Neural reward systems are associated with viewing attractive faces (Kampe, Frith, Dolan & Frith, 2001). It was more active when viewing preferred sex faces within homosexuals and heterosexuals compared to when viewing non-preferred sex faces (Ishai, 2007). This means that preferences for facial sexual dimorphism may differ between homo and heterosexual individuals. Bailey et al., 1997 found that homosexual men preferred men who were described to be masculine more than they preferred men who were described to be feminine. Homosexual women, however showed no consistent bias in their preferences for masculine vs feminine women. However, this study used vignettes to describe behavioral masculinity than objective manipulations of sexually dimorphic characteristics. Resulting in, being unclear if the result impact face preferences.

In terms of facial symmetry there has been limited research on physiological that correlates.

Cultural differences can change patterns in attractiveness. In an environment with high risk of pathogens, the probability of offspring survival and reproduction decreases. Thus, resulting in individuals not investing in an attractive partner but focusing on acquiring good genes for their offspring’s. Studies such as Penton-Voak et al, (2004) found stronger preferences for male’s masculinity in Jamaicans than in the UK and Japan. This suggested that there is a higher pathogen prevalence which may result in increased preferences for masculinity in male faces. Adding to that, another study found that poorer health was related to stronger female preferences for male masculinity (DeBruine et al., 2010).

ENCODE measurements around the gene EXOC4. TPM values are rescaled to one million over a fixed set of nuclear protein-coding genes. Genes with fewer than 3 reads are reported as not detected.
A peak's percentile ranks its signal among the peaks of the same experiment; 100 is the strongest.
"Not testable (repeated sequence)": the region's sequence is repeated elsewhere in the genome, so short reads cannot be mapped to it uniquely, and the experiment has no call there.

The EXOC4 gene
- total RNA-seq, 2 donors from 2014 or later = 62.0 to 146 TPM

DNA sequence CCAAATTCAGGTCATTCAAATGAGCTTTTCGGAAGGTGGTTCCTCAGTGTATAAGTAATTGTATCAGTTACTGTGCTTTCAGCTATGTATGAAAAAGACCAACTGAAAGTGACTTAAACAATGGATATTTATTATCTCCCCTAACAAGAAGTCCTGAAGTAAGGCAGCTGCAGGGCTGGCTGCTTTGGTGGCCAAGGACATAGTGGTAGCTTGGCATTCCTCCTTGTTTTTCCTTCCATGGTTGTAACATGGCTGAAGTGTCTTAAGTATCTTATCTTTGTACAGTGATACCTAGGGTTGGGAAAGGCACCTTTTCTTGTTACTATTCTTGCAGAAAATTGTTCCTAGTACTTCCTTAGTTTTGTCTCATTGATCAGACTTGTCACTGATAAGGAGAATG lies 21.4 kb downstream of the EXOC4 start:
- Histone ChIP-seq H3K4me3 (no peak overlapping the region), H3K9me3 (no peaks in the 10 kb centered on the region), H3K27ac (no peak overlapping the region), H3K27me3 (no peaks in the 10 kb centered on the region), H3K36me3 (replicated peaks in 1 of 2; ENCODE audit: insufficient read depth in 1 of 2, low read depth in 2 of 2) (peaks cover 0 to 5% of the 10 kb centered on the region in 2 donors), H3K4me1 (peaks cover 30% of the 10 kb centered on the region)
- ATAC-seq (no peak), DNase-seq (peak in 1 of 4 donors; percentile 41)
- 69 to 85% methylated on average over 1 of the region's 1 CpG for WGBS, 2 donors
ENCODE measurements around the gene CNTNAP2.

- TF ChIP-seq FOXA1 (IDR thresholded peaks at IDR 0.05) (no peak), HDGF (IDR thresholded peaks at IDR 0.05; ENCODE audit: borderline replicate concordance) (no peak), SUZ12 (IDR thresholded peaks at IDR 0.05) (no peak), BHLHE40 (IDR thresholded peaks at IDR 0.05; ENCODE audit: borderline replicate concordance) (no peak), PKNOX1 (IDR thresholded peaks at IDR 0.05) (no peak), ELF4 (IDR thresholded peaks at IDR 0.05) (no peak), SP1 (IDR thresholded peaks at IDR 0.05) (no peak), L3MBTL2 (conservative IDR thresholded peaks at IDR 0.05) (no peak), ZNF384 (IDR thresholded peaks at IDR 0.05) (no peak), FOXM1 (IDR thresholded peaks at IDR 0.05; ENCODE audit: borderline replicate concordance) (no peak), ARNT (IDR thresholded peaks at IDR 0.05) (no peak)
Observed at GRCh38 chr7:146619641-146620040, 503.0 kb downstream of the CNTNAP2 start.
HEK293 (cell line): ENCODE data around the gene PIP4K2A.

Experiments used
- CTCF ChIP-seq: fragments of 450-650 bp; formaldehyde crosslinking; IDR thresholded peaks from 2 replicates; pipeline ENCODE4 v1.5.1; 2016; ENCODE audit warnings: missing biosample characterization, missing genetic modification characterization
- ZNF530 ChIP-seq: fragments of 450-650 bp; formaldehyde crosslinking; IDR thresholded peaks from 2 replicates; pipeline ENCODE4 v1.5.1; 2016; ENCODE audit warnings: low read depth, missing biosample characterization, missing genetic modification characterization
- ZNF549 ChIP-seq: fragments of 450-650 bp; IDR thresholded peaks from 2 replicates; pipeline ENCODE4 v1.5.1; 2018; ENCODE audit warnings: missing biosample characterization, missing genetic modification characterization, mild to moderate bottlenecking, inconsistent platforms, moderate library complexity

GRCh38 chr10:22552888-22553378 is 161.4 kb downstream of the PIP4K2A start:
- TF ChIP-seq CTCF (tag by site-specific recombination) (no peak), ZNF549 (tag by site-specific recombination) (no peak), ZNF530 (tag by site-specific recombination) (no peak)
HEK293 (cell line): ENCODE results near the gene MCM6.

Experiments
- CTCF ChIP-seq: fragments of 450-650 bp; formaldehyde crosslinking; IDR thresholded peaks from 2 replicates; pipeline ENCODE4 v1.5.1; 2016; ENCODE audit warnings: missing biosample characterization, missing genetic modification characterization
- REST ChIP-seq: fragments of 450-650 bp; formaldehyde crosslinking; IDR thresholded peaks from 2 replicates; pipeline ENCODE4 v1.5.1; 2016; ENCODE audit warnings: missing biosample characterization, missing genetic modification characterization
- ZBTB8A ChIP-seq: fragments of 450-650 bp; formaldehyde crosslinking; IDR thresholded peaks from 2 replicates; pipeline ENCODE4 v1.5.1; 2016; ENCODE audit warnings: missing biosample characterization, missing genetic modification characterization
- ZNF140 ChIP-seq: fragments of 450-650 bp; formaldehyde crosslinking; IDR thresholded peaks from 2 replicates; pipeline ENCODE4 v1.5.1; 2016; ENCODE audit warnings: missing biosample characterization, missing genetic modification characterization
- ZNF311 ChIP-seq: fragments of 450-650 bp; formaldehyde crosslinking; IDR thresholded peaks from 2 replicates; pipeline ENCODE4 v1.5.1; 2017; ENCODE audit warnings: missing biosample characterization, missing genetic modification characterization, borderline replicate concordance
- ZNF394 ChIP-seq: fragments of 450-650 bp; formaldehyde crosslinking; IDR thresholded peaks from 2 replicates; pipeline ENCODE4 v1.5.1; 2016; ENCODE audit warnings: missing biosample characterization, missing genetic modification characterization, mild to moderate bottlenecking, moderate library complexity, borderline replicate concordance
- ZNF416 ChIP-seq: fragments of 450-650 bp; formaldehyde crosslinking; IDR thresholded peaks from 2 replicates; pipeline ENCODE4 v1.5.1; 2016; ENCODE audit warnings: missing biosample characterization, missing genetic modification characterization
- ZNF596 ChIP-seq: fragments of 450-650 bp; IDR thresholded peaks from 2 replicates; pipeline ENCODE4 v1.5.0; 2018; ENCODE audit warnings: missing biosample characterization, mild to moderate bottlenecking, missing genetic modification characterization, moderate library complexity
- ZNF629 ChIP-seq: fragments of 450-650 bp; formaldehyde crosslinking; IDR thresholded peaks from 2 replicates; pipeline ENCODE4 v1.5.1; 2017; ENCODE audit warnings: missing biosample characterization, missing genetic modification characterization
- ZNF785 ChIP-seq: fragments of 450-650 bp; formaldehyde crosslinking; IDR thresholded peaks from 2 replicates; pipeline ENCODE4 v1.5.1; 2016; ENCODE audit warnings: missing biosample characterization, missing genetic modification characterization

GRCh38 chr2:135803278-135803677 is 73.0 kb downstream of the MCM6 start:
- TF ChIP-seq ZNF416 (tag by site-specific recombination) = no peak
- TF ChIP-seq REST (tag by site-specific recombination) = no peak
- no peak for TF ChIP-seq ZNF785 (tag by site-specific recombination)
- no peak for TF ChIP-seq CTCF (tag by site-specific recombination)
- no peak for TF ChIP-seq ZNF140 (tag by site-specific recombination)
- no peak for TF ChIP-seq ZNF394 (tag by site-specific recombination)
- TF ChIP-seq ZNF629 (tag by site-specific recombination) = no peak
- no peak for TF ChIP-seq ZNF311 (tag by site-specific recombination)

Social learning can also influence human mate preferences (Little et al., 2011). Social transmission of preferences in human can result in a directional pressure on both traits and preferences within populations (For example, if a preference for large noses arose within a population, other members of that population would observe and learn that the trait is attractive (Laland, 1994).

Finally, the dimensions of facial cues to attractiveness impacts our every-day life. This ranges from mental health to broader society. The effects of facial attractiveness should be delivered to the public in order to make them aware of how their daily lives can be affected.

For example, Napoleon et al. (1980) found that mental patients were less attractive in high school before there were psychiatric hospitalized in which they interpreted that unattractiveness may precipitate mental illnesses. Further explanations provided consist of psychiatric patients having experienced severe emotional problems before they were hospitalized, and this was reflected in their facial expressions, resulting in lowered physical attractiveness in high school. Although, there is little positive evidence to prove this, it questions the theory that unattractiveness pre-disposes individuals to psychiatric illness (Farina et al., 1977) suggesting that unattractiveness itself may reflect poor emotional adjustment via unpleasant facial expressions. Just knowing that attractiveness can contribute to mental illnesses shows that we should care about the way we live our lives and the energy that we consume and release from each other and ourselves. There should be a growing importance on helping people maintain confidence from a very young age in order to avoid any disturbances. Furthermore, these references in facial attractiveness is consistent with Byrne- Qore (1970; Clore & Bryne, 1974) reinforcement affect model of interpersonal attraction which states that increases in positive affect will cause attraction towards any person who is present at the time and vice versa.